Reference: Matthew 2:1-15

The ancient celebration of Epiphany is predated only by Easter and Pentecost in the development of the Christian year. It is the first lasting holiday outside of the Paschal cycle, and precedes the baptizing of the pagan winter solstice festival into the Christian Christmas. In the West, the story of the Magi or Wise Men has become the predominant theme, with its implications that the Messiah has come for the Gentiles as well as the House of Israel. In the East, it especially remembers the baptism of Christ by John in the Jordan, a theme the West regards as secondary and bumps to the next Sunday in Epiphany season.

The name in the East is usually “Theophany,” the light of God, making God manifest. “Epiphany” means “the light shining upon,” with a mission theme, to reach all people so they might be enlightened with the truth of Christ. These are not opposite themes. Yet the one emphasizes understanding the meaning of the Messiah’s coming, whereas the other stresses more the idea of reaching out with that message. Ironically, because of the Sunday-only nature of American religious practice, the West now exposes people on an annual basis to the story of Christ’s baptism, whereas the theme of light for the Gentiles is confined to the small group of faithful who will turn out for a weekday Liturgy, except for every seventh year when 6 January falls on a Sunday. Since this year’s observance is on a Sunday, parish pastors will have a rare opportunity to share Epiphany with the entire congregation.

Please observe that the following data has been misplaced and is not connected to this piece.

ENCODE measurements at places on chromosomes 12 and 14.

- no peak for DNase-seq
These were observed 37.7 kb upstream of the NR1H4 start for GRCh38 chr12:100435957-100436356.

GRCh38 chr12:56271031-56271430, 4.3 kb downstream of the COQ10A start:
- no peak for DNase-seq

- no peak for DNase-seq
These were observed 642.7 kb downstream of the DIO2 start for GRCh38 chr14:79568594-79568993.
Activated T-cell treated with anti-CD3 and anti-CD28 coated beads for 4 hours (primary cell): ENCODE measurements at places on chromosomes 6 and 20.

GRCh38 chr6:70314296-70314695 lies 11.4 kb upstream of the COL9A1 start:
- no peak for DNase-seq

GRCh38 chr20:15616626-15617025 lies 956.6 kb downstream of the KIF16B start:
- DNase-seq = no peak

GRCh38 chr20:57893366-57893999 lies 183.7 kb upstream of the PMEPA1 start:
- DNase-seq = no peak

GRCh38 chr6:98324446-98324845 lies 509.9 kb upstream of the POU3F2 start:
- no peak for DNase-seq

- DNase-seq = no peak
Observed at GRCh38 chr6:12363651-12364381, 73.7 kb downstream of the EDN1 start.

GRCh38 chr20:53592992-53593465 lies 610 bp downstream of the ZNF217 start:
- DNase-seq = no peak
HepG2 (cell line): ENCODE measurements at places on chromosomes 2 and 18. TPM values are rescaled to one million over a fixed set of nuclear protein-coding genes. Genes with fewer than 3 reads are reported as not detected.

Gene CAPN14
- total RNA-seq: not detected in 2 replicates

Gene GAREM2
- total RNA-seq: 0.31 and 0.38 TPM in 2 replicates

The three Wise Men, or Three Kings, as they are described in some traditions, are generally represented as being exotic foreigners in marvelous garb. One suspects that is pretty close to how they would have been seen in first century Palestine as well. At the same time, no one seems to question their story of following a special star to the place of the Messiah’s birth. Nor do we know what they did with what they had seen when they returned home, probably in what is now modern Iran. We do know that enthusiastic Christian communities were present very early in the Christian era in places now in modern Iran.

Their arrival and inquiries at Herod’s court in Jerusalem also triggered a perhaps predictable political chain of events. It is the stuff of movie or TV thrillers. A council of theologians and experts is summoned by Herod to answer the Wise Men’s question: where can we find the Messiah. The council swiftly and apparently unanimously comes up with the answer (theologians clearly were different back then). The Wise Men set off and successfully locate the young Messiah. In a dramatic scene, they offer both worship and gifts and then ride off home. Meanwhile back in Jerusalem, paranoia and sinister intrigue fester. The last thing an unpopular ruler wants is a Messiah threatening his tenuous grip on power, as it was widely assumed the Messiah would raise an army and throw off the yoke of oppression. Since a search by the authorities (who were not quick-thinking enough to tail the Wise Men) failed to find the Messiah, the ghastly decision was made to murder all the male infants to be sure of killing the Messiah. But they have been thwarted, because Joseph was told by an angel in a dream to flee with his family as refugees to Egypt, which is why the authorities couldn’t find the Messiah.

You can see the drama in this just waiting for the right film maker. Beyond the drama, some universal themes emerge which have much to say to us.